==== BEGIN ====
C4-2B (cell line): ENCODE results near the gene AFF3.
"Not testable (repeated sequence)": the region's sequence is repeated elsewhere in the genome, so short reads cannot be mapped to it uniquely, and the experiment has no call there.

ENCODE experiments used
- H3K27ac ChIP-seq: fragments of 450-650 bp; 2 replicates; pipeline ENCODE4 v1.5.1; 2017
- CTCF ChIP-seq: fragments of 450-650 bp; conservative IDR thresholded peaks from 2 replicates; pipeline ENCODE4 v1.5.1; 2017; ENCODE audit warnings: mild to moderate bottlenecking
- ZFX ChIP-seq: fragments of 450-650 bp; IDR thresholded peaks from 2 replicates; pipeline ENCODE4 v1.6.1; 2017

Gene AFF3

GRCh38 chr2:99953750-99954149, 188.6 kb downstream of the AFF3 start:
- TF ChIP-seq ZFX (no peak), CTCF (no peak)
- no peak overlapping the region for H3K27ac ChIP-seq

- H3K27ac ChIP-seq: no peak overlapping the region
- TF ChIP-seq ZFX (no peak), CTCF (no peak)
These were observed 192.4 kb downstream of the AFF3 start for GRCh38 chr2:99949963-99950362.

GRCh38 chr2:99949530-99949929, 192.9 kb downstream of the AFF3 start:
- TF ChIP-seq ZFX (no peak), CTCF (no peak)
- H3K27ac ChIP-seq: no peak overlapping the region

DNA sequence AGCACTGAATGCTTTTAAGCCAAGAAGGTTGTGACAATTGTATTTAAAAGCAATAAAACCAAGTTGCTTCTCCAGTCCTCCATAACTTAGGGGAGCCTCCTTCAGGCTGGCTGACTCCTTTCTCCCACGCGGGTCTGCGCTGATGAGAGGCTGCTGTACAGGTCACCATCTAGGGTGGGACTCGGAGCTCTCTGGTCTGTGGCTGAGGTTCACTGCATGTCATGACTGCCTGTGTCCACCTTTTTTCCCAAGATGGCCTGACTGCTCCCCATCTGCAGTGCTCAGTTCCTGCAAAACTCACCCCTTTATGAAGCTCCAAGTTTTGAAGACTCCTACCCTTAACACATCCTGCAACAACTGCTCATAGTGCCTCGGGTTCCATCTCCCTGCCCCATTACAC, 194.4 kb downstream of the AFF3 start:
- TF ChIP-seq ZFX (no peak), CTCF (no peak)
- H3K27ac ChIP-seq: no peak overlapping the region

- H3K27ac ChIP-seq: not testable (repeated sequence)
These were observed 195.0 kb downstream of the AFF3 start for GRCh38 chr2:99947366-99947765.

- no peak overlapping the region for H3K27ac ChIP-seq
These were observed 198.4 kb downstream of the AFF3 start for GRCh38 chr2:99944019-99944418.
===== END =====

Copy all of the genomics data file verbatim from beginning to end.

C4-2B (cell line): ENCODE results near the gene AFF3.
"Not testable (repeated sequence)": the region's sequence is repeated elsewhere in the genome, so short reads cannot be mapped to it uniquely, and the experiment has no call there.

ENCODE experiments used
- H3K27ac ChIP-seq: fragments of 450-650 bp; 2 replicates; pipeline ENCODE4 v1.5.1; 2017
- CTCF ChIP-seq: fragments of 450-650 bp; conservative IDR thresholded peaks from 2 replicates; pipeline ENCODE4 v1.5.1; 2017; ENCODE audit warnings: mild to moderate bottlenecking
- ZFX ChIP-seq: fragments of 450-650 bp; IDR thresholded peaks from 2 replicates; pipeline ENCODE4 v1.6.1; 2017

Gene AFF3

GRCh38 chr2:99953750-99954149, 188.6 kb downstream of the AFF3 start:
- TF ChIP-seq ZFX (no peak), CTCF (no peak)
- no peak overlapping the region for H3K27ac ChIP-seq

- H3K27ac ChIP-seq: no peak overlapping the region
- TF ChIP-seq ZFX (no peak), CTCF (no peak)
These were observed 192.4 kb downstream of the AFF3 start for GRCh38 chr2:99949963-99950362.

GRCh38 chr2:99949530-99949929, 192.9 kb downstream of the AFF3 start:
- TF ChIP-seq ZFX (no peak), CTCF (no peak)
- H3K27ac ChIP-seq: no peak overlapping the region

DNA sequence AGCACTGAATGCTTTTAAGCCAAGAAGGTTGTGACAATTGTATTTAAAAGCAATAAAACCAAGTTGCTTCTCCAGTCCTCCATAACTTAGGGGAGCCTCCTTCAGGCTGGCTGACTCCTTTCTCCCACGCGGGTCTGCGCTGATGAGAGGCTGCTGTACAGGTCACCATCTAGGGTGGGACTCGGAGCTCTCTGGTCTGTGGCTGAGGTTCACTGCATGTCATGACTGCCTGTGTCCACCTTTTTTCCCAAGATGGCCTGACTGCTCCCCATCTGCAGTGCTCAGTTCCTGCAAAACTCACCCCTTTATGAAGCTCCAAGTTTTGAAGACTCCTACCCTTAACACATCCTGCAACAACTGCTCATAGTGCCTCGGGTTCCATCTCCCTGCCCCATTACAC, 194.4 kb downstream of the AFF3 start:
- TF ChIP-seq ZFX (no peak), CTCF (no peak)
- H3K27ac ChIP-seq: no peak overlapping the region

- H3K27ac ChIP-seq: not testable (repeated sequence)
These were observed 195.0 kb downstream of the AFF3 start for GRCh38 chr2:99947366-99947765.

- no peak overlapping the region for H3K27ac ChIP-seq
These were observed 198.4 kb downstream of the AFF3 start for GRCh38 chr2:99944019-99944418.